Former Bulgarian Prime Minister Boyko Borissov’s centre-right GERB party won 32.7% of the votes in the parliamentary election on Sunday (26 March), data from the central electoral commission showed today (27 March), with 78.9% of the ballots counted.
The leftist Socialists (BSP) came in second with 26.8% of the vote, followed by the nationalist alliance United Patriots with 9.1%.
— Eva Maydell(Paunova) (@EvaMaydell) March 26, 2017
The BSP managed to almost double its score from the last election – Borisov’s was roughly the same – under new leader Kornelia Ninova, although exit polls had suggested a tighter race.
A victory for the Socialists would have raised the prospect of the NATO member of 7.4 million people in south-eastern Europe tilting closer to Russia.
Two more political parties will enter the Balkan country’s next parliament – the ethnic Turkish “Movement for rights and Freedoms” (DPS) with 8.4% and the populist “Volya” (Will) party with 4.1%. Its leader Veselin Mareshki, sometimes called the Bulgarian Donald Trump, has promised to turn politics upside down and fight the monopolies.
Mareshki owns a chain of petrol stations and pharmacies and succeeds in selling fuel and medicines at prices well below the rest of the competition.
Not a single one of the three small centre-right parties was able to cross the 4% threshold.
A new political party ‘DOST’ (‘friend’ in Turkish), was recently set up by Lyutvi Mestan, the former leader of the DPS, the party that historically represented ethnic Turks in Bulgaria. DOST, which is widely perceived as a political project designed by Ankara, obtained 2.9% and will not be represented in the 240-seat parliament.
Final official results are expected on Thursday (30 March).
Whether Borissov, the burly former firefighter and former bodyguard for Bulgaria’s last communist leader, can form a government – and one that lasts – remains to be seen.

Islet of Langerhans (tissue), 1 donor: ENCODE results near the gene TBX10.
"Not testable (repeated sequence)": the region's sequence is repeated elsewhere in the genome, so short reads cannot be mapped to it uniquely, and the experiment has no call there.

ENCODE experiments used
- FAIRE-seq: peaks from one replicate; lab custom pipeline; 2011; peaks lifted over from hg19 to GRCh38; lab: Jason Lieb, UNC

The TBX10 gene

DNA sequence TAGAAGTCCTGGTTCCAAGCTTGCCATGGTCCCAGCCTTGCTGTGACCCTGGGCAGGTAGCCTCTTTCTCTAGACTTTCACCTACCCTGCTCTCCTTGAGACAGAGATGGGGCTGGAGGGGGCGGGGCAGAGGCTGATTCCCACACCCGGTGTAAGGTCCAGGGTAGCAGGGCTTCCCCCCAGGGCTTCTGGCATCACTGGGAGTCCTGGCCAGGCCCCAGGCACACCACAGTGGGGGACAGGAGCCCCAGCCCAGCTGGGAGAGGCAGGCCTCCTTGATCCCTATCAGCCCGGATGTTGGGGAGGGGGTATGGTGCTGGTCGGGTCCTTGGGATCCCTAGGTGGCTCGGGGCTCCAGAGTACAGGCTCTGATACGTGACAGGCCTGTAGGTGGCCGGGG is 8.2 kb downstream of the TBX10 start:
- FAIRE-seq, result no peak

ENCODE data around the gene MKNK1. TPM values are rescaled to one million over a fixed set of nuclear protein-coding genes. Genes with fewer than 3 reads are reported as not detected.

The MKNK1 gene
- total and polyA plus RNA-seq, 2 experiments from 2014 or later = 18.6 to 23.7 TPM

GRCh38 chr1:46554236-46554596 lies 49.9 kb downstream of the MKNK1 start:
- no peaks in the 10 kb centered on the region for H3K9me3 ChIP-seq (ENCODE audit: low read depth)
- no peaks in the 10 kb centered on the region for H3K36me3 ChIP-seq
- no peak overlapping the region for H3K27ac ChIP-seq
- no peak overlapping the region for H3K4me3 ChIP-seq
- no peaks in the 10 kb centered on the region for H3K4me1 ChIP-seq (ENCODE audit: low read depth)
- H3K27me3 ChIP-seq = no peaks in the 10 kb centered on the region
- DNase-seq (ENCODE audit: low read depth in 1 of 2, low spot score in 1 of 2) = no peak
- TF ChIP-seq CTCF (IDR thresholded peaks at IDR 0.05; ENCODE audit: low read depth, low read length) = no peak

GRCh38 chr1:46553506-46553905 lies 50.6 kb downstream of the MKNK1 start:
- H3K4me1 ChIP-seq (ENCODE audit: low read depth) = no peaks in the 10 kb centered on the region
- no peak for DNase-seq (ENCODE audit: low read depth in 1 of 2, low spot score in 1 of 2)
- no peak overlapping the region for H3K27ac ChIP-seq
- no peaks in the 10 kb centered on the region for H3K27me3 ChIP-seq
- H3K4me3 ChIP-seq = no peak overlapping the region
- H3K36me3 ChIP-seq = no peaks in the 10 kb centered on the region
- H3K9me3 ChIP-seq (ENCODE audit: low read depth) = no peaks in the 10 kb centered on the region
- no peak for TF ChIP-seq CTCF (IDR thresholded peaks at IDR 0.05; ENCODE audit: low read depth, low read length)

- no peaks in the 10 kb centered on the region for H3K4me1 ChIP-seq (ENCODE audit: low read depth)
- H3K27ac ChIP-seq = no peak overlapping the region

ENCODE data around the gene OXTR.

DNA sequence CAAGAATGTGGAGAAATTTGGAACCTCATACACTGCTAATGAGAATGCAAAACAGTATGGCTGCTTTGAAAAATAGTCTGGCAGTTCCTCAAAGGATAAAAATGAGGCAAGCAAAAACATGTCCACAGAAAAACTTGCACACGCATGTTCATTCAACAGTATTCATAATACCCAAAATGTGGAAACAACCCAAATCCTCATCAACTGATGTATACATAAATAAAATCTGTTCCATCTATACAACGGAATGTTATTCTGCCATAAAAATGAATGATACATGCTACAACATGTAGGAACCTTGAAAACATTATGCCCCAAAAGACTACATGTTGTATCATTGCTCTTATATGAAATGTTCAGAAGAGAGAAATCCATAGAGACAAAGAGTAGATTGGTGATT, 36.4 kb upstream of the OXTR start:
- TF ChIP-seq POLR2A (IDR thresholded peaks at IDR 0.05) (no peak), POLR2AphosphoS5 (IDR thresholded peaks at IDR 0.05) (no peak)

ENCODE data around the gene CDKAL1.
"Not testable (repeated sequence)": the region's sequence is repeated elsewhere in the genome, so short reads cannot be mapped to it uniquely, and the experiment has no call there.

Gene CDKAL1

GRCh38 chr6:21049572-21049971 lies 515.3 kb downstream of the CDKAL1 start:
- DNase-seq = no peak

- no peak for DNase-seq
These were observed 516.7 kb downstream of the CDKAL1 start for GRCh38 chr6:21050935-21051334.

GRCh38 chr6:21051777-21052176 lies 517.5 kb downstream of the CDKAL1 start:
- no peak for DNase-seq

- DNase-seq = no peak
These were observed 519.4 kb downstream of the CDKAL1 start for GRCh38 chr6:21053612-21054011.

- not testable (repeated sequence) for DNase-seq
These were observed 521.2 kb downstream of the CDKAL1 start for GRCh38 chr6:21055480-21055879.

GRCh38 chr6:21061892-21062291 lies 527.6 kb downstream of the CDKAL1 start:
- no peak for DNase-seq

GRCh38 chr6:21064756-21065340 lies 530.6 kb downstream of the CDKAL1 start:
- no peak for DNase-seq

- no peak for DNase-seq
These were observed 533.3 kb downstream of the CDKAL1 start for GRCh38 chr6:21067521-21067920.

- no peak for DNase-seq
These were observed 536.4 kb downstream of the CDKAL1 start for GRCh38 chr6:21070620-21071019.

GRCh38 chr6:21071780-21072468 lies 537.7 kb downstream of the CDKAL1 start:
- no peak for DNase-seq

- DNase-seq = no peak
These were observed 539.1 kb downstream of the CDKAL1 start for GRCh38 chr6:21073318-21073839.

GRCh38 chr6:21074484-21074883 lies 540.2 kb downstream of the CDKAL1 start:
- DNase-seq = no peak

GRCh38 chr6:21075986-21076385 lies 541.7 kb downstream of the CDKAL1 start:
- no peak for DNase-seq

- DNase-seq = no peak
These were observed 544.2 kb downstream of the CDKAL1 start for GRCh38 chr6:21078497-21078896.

Borissov triggered the early elections by resigning last November, when his candidate in the presidential election lost to the socialist-backed candidate Rumen Radev, former head of the air force and a newcomer to politics.
Borissov has long dominated national politics, serving as premier from 2009 to 2013 and again from 2014 to 2017.
Socialists reject grand coalition
Alexander Andreev, a journalist with Deutsche Welle, said that his sources in Berlin said that the German government would prefer to see a grand coalition in Bulgaria.
But Ninova ruled out that possibility in her first statement after the announcement of the first results.
Borissov has ruled out a coalition with DPS. This leaves him the options to try to form a coalition with ‘Volya’ and the United Patriots.
Volya’s leader Mareshki has already announced that in a future coalition, his force would claim the ministry for the economy.
A coalition with the United Patriots is embarrassing for Borissov’s GERB, which is affiliated to the European People’s Party. In his previous cabinets, patriotic forces have supported Borissov without being officially in coalition.
— Manfred Weber (@ManfredWeber) March 26, 2017
The United Patriots has built its popularity on anger about the flow of migrants from the Middle East, Africa and Asia trying to reach Western Europe via the Balkans.
On Friday, supporters of the alliance blocked Bulgaria’s border crossings with Turkey in an effort to stop buses bringing Bulgarian ethnic Turks to vote in Sunday’s election.
— Europe Elects (@EuropeElects) March 26, 2017
Votes for sale
The scourge of graft – ever-present in Bulgaria – loomed over the poll, with prosecutors saying 79 electoral fraud probes had been launched.
Political analyst Antoni Galabov said 15% of the votes are result of vote-buying. He added this was not new, and the same proportion is estimated to apply for all elections lately.
The Nova television channel said it had filmed ballots being offered for sale for as little as €15. Voter apathy and disillusionment with the main parties were also widespread.
“The big parties are totally disconnected from the reality of what is going on in Bulgaria and that is outright irresponsible,” said IT worker Alexander Naydenov, 35.
Bulgaria will take over the rotating presidency of the Council of the EU from 1 January 2018. Sofia has yet to nominate a Commissioner since former Commission Vice-President Kristalina Georgieva resigned to take a job at the World Bank on 31 December.